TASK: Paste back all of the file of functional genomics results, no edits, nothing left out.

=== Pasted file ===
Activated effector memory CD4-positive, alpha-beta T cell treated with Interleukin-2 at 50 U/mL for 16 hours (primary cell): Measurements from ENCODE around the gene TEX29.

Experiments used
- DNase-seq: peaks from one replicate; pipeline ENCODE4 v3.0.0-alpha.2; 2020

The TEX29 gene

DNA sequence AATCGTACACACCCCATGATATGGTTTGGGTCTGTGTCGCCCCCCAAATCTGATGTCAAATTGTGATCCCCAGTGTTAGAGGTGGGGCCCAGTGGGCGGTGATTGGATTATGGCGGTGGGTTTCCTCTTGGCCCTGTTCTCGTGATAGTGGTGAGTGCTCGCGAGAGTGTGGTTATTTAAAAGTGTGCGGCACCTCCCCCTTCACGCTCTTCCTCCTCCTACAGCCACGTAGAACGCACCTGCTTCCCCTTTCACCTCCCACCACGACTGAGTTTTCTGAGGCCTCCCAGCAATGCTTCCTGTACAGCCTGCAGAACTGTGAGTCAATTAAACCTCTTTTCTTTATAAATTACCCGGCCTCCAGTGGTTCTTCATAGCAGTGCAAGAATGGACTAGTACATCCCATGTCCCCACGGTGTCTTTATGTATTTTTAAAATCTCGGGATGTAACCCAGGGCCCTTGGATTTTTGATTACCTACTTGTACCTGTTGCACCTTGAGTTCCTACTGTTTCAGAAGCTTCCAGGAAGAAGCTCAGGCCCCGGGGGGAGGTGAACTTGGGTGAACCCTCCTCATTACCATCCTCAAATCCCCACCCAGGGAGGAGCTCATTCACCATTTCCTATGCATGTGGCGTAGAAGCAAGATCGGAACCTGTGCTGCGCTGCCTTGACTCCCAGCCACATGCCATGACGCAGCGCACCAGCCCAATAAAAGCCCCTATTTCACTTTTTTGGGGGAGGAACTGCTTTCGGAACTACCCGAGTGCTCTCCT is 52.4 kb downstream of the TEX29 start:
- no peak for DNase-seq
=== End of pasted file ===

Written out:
Activated effector memory CD4-positive, alpha-beta T cell treated with Interleukin-2 at 50 U/mL for 16 hours (primary cell): Measurements from ENCODE around the gene TEX29.

Experiments used
- DNase-seq: peaks from one replicate; pipeline ENCODE4 v3.0.0-alpha.2; 2020

The TEX29 gene

DNA sequence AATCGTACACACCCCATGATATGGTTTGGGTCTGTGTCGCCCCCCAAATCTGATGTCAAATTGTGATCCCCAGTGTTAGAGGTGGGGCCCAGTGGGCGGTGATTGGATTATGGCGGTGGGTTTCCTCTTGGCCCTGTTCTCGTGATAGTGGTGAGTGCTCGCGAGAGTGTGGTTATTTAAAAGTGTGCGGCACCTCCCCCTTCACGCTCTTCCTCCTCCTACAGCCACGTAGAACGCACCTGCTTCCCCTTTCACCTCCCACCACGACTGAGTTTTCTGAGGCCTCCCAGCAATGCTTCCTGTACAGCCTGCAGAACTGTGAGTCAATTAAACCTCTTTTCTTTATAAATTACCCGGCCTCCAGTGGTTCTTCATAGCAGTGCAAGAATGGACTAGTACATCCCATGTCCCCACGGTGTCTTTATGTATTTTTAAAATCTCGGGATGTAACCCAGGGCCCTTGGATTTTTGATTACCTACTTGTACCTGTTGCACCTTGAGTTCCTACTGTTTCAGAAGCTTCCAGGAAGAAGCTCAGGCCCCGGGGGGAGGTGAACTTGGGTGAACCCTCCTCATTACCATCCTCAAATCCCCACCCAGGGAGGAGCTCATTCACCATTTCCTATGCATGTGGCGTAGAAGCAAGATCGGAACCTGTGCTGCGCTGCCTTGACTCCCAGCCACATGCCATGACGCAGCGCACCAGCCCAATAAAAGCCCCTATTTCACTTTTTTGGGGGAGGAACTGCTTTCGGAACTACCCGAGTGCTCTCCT is 52.4 kb downstream of the TEX29 start:
- no peak for DNase-seq